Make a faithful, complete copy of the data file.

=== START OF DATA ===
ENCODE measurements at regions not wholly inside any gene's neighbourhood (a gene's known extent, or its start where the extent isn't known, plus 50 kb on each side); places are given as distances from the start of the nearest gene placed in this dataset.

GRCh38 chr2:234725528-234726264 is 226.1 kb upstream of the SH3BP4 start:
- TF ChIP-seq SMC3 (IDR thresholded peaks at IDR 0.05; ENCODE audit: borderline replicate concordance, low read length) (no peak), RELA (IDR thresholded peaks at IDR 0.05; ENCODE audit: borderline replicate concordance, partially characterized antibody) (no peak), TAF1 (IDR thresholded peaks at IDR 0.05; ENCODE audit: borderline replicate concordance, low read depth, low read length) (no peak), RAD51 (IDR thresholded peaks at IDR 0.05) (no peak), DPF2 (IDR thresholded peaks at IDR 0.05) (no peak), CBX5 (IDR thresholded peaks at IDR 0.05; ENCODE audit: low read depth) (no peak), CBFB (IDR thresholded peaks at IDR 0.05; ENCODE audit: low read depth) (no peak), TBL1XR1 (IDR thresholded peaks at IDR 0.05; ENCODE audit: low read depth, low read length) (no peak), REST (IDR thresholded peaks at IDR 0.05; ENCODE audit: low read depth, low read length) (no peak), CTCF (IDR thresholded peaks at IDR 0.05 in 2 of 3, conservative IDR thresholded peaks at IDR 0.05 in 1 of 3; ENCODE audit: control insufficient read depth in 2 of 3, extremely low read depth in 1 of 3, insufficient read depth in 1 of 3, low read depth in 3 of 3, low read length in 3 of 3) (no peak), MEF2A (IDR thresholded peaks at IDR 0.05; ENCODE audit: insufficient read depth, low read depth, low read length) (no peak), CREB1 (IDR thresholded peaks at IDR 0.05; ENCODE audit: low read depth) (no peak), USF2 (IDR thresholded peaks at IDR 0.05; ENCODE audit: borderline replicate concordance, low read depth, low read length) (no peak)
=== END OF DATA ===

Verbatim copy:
ENCODE measurements at regions not wholly inside any gene's neighbourhood (a gene's known extent, or its start where the extent isn't known, plus 50 kb on each side); places are given as distances from the start of the nearest gene placed in this dataset.

GRCh38 chr2:234725528-234726264 is 226.1 kb upstream of the SH3BP4 start:
- TF ChIP-seq SMC3 (IDR thresholded peaks at IDR 0.05; ENCODE audit: borderline replicate concordance, low read length) (no peak), RELA (IDR thresholded peaks at IDR 0.05; ENCODE audit: borderline replicate concordance, partially characterized antibody) (no peak), TAF1 (IDR thresholded peaks at IDR 0.05; ENCODE audit: borderline replicate concordance, low read depth, low read length) (no peak), RAD51 (IDR thresholded peaks at IDR 0.05) (no peak), DPF2 (IDR thresholded peaks at IDR 0.05) (no peak), CBX5 (IDR thresholded peaks at IDR 0.05; ENCODE audit: low read depth) (no peak), CBFB (IDR thresholded peaks at IDR 0.05; ENCODE audit: low read depth) (no peak), TBL1XR1 (IDR thresholded peaks at IDR 0.05; ENCODE audit: low read depth, low read length) (no peak), REST (IDR thresholded peaks at IDR 0.05; ENCODE audit: low read depth, low read length) (no peak), CTCF (IDR thresholded peaks at IDR 0.05 in 2 of 3, conservative IDR thresholded peaks at IDR 0.05 in 1 of 3; ENCODE audit: control insufficient read depth in 2 of 3, extremely low read depth in 1 of 3, insufficient read depth in 1 of 3, low read depth in 3 of 3, low read length in 3 of 3) (no peak), MEF2A (IDR thresholded peaks at IDR 0.05; ENCODE audit: insufficient read depth, low read depth, low read length) (no peak), CREB1 (IDR thresholded peaks at IDR 0.05; ENCODE audit: low read depth) (no peak), USF2 (IDR thresholded peaks at IDR 0.05; ENCODE audit: borderline replicate concordance, low read depth, low read length) (no peak)